Telemedicine abortion care isn’t available in Arkansas, but a state representative told local media the law would “stop it before it starts.”
The bill targets dilation and evacuation (D and E) procedures, which may be used in a second-trimester abortion. The D and E procedure is often used when it is the safest means of preserving the life, health, and perhaps the fertility of the pregnant person.
A bill banning abortions after 20 weeks passed the South Carolina House of Representatives Wednesday in an 80-27 vote.
Republicans in Congress last week introduced three new anti-abortion bills in the House and one in the Senate, one of which would force a woman to have a medically unnecessary ultrasound before receiving abortion care.
As a provider, I will celebrate the anniversary of Roe v. Wade by discussing abortion in order to highlight just how unnecessary—and potentially dangerous—the anti-choice restrictions sweeping the country truly are for women and their families.
The house and senate versions of the bill would require that a pregnant person who is seeking a medication abortion be physically in a room with a physician when the medication is administered.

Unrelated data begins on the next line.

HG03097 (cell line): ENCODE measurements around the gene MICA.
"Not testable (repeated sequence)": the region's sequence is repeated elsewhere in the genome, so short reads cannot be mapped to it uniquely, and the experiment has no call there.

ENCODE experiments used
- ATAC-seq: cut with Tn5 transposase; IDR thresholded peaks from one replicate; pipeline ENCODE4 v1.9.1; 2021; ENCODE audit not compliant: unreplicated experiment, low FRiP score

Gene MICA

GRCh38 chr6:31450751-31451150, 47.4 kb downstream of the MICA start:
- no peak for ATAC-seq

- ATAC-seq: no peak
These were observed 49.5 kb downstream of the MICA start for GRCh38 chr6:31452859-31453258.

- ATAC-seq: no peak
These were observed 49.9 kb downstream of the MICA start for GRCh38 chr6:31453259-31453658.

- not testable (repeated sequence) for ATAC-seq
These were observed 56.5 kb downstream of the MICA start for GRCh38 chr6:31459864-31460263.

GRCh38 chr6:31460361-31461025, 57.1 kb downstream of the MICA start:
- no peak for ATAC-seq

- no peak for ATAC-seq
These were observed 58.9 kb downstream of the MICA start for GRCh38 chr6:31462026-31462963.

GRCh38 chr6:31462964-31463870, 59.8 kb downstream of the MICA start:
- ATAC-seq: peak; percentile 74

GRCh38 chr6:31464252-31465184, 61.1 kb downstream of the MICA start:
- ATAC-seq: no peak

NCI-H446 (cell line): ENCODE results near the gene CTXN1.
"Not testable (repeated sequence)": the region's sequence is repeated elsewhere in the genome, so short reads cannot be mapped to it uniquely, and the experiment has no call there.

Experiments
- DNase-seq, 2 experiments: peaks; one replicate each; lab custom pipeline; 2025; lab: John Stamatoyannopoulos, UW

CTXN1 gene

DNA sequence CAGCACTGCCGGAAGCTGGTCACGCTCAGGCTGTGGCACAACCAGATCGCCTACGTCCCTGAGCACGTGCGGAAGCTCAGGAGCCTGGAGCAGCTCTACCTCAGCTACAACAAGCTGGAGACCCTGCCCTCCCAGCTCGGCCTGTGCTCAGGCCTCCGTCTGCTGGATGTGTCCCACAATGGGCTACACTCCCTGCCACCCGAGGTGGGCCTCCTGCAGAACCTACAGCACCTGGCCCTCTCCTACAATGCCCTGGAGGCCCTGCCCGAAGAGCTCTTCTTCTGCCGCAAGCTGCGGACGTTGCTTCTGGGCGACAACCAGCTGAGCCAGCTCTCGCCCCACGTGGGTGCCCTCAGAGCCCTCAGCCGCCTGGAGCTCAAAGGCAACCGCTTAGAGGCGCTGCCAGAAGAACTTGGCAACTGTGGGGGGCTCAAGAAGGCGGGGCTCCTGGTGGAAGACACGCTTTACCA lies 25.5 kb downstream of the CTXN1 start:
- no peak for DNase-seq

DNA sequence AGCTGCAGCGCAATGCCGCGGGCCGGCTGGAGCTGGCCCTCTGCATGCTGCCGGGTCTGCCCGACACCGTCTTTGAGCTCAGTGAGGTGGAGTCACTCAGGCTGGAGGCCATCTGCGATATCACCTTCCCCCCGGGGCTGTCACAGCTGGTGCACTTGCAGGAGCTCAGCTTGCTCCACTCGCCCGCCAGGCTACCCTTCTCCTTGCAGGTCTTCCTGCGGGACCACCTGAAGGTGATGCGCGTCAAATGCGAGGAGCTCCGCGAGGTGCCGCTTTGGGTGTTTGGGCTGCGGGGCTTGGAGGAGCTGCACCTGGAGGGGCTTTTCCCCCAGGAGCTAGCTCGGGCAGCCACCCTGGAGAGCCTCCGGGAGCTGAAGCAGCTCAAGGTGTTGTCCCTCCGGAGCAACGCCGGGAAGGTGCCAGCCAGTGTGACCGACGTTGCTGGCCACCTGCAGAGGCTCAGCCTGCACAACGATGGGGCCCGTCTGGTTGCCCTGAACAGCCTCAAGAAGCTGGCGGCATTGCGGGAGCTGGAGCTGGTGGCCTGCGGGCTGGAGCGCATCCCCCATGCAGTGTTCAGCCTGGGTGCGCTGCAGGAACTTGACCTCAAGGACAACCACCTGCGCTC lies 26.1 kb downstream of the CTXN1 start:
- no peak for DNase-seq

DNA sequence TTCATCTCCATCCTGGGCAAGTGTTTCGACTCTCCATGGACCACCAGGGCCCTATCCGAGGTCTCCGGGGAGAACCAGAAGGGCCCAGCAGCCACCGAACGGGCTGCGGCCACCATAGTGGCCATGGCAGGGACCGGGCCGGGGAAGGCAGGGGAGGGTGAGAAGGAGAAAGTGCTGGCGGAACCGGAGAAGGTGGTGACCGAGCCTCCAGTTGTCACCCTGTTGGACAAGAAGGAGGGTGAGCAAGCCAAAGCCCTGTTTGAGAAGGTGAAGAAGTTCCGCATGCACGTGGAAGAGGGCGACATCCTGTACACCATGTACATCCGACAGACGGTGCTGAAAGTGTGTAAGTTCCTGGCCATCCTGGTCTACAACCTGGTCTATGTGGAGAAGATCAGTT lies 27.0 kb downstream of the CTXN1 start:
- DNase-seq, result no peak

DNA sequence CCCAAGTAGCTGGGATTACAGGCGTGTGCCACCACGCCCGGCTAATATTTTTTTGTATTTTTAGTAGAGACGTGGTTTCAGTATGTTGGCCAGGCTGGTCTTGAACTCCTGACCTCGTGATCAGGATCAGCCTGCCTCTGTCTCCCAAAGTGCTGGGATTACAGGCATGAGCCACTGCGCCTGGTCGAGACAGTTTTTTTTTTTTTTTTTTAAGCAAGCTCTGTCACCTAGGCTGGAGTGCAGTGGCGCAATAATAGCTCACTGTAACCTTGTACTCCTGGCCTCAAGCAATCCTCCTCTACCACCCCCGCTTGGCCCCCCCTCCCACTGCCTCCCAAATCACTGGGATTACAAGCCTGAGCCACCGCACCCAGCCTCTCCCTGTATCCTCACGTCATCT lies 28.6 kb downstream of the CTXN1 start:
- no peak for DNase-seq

Introduced by Sen. Julie Raque Adams (R-Louisville), SB 4 would require women seeking to terminate a pregnancy to complete state-mandate counseling in person at least 24 hours before an abortion can be performed.
The new bill, introduced by state Sen. Paul Davis (R-Sangerville), would repeal the state’s existing parental consent law and replace it with stricter regulations.
January started off with conservatives across the country focusing legislative efforts on—what else—curbing abortion rights.
Though the number of anti-choice laws enacted in states across the United States fell to 27 last year, from 52 in 2013, the country still deserves an overall “D” grade for access to abortion services, according to a report released Wednesday by NARAL Pro-Choice America.